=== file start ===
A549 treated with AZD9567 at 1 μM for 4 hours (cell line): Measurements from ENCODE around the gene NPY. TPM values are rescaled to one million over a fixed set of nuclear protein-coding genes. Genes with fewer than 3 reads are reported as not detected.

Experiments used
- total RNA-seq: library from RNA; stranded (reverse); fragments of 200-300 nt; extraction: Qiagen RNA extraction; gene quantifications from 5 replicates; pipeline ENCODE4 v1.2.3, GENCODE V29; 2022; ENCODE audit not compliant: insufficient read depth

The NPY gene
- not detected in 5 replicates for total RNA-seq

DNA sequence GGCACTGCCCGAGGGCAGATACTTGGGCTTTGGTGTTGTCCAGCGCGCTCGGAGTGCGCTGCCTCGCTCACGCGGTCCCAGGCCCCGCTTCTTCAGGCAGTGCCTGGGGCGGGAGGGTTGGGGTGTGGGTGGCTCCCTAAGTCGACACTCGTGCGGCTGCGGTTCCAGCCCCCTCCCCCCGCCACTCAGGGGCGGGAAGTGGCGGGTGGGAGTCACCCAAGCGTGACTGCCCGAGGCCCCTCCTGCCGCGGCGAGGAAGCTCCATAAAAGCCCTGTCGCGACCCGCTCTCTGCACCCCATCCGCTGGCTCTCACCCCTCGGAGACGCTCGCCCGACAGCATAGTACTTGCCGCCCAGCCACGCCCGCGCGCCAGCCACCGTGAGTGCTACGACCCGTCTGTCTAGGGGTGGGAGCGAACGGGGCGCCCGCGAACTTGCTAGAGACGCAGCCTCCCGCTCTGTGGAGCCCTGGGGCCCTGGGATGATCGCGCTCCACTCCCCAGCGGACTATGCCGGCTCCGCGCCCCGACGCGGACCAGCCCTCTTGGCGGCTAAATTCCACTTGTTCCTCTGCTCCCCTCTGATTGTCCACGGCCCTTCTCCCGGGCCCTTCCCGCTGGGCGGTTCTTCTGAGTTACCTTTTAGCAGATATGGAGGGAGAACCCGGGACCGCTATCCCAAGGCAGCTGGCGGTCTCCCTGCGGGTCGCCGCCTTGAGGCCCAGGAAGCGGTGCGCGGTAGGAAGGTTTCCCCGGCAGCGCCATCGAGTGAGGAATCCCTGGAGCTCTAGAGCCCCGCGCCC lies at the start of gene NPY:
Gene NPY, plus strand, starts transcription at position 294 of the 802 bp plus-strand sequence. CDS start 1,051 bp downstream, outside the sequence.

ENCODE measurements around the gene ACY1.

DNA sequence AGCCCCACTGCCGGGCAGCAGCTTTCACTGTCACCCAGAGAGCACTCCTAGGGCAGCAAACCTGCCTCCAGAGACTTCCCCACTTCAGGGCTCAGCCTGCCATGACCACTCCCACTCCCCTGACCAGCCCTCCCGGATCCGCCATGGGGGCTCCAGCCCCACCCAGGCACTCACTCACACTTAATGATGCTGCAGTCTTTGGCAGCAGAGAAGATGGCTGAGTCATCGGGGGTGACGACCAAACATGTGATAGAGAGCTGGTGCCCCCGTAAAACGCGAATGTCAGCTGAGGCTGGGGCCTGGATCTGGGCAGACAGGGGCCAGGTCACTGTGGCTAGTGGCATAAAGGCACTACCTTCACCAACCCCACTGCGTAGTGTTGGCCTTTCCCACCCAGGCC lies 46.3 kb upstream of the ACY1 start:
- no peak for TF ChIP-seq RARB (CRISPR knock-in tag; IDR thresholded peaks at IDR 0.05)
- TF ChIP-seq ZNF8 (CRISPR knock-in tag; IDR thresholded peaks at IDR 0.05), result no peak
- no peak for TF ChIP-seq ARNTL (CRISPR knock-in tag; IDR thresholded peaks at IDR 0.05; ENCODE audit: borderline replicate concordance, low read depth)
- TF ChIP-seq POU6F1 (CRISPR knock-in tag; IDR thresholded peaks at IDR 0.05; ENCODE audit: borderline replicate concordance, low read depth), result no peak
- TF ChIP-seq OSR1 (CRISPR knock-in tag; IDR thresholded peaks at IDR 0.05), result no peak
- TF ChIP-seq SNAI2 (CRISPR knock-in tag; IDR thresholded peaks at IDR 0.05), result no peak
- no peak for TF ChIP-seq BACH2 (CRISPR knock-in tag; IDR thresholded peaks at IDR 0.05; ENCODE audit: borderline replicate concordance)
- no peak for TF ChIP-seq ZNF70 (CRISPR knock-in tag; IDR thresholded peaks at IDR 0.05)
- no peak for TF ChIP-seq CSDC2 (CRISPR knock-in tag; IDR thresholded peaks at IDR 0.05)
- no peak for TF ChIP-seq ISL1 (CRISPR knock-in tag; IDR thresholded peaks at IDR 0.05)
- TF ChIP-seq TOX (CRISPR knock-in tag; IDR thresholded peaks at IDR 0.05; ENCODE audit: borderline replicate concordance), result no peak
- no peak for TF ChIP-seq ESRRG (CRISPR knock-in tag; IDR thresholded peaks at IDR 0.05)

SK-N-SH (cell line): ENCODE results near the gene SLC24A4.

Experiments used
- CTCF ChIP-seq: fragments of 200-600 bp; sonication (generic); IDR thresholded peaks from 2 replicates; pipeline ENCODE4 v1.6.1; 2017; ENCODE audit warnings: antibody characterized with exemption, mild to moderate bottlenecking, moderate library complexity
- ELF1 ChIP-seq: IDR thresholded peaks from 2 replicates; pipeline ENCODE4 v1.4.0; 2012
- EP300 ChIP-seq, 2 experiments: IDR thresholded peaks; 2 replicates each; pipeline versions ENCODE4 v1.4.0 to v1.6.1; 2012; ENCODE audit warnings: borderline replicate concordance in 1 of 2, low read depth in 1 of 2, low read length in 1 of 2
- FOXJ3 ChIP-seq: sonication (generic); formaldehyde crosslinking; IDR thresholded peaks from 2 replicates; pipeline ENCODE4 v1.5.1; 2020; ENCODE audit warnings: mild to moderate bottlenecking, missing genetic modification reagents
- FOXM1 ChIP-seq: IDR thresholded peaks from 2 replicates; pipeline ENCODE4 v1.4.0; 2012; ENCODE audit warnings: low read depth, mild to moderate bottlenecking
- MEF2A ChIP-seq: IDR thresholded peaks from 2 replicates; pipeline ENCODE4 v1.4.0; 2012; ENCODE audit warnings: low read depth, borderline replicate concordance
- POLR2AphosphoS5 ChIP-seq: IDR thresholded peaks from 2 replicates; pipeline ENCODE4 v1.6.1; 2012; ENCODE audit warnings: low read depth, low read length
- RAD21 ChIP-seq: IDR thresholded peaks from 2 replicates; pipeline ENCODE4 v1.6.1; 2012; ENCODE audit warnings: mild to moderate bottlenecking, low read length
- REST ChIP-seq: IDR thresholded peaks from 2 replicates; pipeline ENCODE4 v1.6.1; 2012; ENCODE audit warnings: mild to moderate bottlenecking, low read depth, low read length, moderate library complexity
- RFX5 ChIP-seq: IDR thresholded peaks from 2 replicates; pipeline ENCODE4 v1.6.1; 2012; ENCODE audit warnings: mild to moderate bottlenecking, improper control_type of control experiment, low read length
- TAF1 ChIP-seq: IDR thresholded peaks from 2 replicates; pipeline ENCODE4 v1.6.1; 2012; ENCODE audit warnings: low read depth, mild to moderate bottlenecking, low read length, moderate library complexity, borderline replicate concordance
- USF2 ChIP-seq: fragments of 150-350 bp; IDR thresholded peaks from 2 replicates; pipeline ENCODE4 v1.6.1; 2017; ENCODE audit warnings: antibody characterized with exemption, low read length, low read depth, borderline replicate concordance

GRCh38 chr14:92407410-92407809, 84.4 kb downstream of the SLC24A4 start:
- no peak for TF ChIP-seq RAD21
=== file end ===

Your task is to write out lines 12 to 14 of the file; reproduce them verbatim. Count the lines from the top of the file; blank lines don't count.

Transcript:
- no peak for TF ChIP-seq ARNTL (CRISPR knock-in tag; IDR thresholded peaks at IDR 0.05; ENCODE audit: borderline replicate concordance, low read depth)
- TF ChIP-seq POU6F1 (CRISPR knock-in tag; IDR thresholded peaks at IDR 0.05; ENCODE audit: borderline replicate concordance, low read depth), result no peak
- TF ChIP-seq OSR1 (CRISPR knock-in tag; IDR thresholded peaks at IDR 0.05), result no peak